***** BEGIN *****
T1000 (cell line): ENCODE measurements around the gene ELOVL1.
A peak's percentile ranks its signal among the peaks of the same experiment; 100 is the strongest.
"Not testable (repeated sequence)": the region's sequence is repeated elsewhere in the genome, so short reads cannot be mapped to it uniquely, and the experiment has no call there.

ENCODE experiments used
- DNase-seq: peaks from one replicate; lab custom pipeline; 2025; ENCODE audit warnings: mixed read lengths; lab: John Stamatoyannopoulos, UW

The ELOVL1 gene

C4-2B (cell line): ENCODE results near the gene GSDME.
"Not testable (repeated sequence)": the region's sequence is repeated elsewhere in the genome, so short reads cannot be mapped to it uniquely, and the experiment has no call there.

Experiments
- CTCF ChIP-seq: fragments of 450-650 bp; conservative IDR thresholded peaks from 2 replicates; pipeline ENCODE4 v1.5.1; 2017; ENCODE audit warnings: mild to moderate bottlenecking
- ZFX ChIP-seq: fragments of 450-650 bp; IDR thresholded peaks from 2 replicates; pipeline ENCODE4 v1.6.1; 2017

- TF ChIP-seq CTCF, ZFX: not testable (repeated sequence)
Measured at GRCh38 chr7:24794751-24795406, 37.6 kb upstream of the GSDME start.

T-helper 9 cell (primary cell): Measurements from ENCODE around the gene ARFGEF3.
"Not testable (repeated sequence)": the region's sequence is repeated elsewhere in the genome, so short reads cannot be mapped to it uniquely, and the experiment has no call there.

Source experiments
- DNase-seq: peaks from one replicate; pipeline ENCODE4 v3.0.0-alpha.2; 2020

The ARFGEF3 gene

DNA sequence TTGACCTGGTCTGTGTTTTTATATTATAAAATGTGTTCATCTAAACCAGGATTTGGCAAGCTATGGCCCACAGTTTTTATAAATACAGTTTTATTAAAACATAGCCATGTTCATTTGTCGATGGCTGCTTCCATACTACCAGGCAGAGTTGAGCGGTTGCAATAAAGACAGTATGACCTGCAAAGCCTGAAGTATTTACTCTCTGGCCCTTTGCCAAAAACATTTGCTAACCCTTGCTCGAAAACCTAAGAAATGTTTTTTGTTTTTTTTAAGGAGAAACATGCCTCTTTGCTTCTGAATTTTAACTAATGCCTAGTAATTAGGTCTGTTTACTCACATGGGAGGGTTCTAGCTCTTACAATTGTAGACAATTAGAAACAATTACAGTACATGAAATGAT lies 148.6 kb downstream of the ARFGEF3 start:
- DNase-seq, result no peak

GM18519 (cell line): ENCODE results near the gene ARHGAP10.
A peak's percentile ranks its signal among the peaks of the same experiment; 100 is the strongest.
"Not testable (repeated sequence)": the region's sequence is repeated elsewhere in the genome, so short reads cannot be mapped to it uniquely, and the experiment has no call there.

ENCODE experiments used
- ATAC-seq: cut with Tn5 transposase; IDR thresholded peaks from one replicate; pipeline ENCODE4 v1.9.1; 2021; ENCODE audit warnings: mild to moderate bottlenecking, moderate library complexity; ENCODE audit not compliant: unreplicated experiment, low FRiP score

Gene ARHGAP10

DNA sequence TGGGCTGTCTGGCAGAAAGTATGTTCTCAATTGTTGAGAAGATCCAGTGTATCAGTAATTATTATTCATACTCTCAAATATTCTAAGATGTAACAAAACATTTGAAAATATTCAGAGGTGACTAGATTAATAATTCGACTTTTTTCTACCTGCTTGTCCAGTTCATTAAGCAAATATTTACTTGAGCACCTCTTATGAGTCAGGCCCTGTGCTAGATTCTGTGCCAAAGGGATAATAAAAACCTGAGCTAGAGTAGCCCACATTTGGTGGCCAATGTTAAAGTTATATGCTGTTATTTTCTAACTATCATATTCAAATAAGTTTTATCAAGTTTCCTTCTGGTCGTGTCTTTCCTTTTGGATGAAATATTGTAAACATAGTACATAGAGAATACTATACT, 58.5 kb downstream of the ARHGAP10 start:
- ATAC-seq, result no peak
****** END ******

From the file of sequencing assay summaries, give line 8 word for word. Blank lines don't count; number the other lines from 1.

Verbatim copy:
"Not testable (repeated sequence)": the region's sequence is repeated elsewhere in the genome, so short reads cannot be mapped to it uniquely, and the experiment has no call there.